1. Is there an ideal ratio (length to width to height) to maintain in designing a box so that it is pleasing to the eye?First I will say that there are not any definitive answers to either of these questions. There are so many considerations in making boxes that there are no absolute right or wrong answers. On question 1. some box makers and furniture makers are intrigued with the golden ratio, a system of proportion based in the fibonacci sequence of numbers. Personally, however, I have made most of my boxes with an eye toward their use. It may be that some shapes and sizes will have particular appeal, but I would consider it an unreasonable constraint to impose a system of proportion on my making of boxes. Even if there were an ideal shape, you would have to stand in just the right position to see it.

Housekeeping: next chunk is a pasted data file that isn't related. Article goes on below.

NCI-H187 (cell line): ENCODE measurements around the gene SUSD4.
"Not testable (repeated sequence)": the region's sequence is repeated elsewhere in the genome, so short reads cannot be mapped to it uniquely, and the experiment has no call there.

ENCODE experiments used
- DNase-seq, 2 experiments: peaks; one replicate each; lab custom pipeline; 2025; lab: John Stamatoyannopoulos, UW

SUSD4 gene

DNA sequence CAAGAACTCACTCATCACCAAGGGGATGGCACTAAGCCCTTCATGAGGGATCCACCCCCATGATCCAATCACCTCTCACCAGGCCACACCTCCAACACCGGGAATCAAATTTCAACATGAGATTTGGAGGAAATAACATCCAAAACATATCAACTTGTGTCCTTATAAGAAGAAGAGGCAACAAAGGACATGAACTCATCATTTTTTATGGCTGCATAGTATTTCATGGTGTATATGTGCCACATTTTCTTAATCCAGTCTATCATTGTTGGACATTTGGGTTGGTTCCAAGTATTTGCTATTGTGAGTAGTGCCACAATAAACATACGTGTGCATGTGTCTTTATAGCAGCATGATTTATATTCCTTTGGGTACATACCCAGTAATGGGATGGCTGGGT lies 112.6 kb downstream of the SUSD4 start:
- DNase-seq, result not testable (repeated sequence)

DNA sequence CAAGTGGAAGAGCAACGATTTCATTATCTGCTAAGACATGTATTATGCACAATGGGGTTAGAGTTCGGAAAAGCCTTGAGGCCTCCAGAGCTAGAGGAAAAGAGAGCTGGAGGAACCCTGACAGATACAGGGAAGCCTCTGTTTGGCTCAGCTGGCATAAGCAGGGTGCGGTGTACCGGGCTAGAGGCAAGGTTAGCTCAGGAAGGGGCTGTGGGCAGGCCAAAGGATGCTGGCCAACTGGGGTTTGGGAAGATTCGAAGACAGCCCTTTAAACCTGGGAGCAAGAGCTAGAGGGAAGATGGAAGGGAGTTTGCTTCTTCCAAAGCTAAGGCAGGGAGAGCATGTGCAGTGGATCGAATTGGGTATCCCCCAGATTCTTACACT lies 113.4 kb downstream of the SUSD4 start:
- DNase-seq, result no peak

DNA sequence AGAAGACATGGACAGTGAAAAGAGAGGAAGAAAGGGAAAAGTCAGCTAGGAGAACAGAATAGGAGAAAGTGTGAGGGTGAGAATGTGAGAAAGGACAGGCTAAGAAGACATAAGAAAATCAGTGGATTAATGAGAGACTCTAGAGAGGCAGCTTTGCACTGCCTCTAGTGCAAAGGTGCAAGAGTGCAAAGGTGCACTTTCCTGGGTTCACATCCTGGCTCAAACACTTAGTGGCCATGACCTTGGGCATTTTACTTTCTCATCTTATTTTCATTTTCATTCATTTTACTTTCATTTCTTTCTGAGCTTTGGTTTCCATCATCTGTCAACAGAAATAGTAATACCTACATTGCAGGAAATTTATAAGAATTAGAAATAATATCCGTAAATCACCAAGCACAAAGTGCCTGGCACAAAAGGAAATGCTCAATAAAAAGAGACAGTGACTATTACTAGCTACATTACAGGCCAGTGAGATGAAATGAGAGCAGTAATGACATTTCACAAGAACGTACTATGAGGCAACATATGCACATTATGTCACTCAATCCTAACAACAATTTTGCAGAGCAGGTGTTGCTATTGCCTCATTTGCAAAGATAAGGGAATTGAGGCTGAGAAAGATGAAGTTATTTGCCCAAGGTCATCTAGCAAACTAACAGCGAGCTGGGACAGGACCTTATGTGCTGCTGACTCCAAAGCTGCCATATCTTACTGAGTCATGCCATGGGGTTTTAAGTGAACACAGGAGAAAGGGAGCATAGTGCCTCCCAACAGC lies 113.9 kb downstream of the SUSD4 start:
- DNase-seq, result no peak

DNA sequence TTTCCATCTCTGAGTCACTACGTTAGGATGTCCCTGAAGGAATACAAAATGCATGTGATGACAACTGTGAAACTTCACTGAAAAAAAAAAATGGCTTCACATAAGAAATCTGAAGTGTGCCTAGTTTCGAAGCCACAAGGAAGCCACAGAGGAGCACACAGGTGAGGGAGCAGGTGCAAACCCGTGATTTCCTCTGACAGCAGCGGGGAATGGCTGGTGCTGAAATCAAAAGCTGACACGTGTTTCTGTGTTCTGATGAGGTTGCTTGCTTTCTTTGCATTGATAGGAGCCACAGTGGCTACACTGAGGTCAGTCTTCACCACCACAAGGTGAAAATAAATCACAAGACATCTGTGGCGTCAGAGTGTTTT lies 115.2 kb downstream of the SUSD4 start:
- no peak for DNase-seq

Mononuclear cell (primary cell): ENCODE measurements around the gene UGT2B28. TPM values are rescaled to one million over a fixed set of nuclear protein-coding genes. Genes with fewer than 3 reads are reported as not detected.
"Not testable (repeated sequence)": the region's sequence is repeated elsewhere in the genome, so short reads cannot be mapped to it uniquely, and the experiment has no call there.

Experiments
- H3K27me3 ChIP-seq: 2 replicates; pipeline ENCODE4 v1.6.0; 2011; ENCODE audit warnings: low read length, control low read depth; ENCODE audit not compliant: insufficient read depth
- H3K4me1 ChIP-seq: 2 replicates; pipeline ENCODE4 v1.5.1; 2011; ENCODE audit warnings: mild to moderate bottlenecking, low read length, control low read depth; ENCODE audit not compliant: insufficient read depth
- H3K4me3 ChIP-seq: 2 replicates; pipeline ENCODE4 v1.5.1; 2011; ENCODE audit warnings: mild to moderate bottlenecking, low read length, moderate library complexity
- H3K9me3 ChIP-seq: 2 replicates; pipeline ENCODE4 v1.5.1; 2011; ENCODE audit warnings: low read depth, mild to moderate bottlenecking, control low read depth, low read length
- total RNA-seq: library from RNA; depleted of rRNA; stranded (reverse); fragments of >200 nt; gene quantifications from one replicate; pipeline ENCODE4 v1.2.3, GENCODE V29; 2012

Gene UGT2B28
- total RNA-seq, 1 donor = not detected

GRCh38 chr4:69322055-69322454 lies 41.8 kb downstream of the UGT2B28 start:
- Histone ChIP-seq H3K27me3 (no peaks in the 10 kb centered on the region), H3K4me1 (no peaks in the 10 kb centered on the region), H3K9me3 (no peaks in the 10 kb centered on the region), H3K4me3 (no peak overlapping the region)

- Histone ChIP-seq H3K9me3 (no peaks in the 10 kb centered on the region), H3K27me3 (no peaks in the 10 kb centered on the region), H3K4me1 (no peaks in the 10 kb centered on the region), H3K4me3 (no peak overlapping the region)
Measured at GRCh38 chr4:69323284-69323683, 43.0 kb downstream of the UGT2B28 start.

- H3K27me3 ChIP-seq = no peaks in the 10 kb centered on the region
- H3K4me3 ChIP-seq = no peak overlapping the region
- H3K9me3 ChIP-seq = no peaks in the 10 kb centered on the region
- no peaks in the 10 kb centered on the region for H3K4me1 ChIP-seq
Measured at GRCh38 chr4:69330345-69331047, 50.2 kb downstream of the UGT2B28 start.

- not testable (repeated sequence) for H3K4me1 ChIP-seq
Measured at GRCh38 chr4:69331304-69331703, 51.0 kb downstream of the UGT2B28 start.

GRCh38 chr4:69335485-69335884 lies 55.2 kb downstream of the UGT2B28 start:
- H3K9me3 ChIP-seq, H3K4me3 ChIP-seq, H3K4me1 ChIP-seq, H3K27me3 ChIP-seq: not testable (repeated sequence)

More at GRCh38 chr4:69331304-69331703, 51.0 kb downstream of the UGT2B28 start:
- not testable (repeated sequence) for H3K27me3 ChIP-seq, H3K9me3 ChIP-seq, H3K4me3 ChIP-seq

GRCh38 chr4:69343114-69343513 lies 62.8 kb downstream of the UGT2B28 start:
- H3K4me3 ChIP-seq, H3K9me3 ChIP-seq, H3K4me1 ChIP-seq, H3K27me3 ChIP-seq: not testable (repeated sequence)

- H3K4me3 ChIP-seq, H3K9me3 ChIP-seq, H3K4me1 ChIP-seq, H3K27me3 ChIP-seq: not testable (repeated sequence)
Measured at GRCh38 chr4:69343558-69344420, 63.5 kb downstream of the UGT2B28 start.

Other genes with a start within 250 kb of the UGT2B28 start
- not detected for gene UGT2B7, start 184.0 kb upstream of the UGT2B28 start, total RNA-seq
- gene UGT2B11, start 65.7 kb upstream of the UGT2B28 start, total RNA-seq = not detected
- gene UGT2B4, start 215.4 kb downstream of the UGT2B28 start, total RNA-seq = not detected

2. The stock that I buy from the wholesaler is usually about 15/16 inches thick. Does it make sense to try and get two equal thickness boards which probably will wind up to be 3/8 inch thick or should I just bite the bullet and make one piece over 1/2 inch so that when I plane it down it would result in a board about 7/16 inch thick and the rest is basically put into the scrap box and used for small dividers and trays?
On question 2. I find that smaller boxes feel best if they are made with resawn stock. Larger boxes feel best if made with thicker stock. This will mean that for small boxes you will want to resaw your stock down the middle and use both parts for box sides. If done well, you can get 3/8 inch stock, though I use 5/16 inch material for most of my small boxes. For medium size boxes, you may do as you suggest and use offcut material for dividers and the like. For large boxes, you may just want to plane the material down to the desired thickness. There are also other considerations. For instance, what kind of hinge are you planning to use? Hinges, because of their design may require that box sides be a specific thickness to feel right.
As my readers can see from the photo above, Nestor is doing quite well in his box making. I like the inlay he applied to the top panel.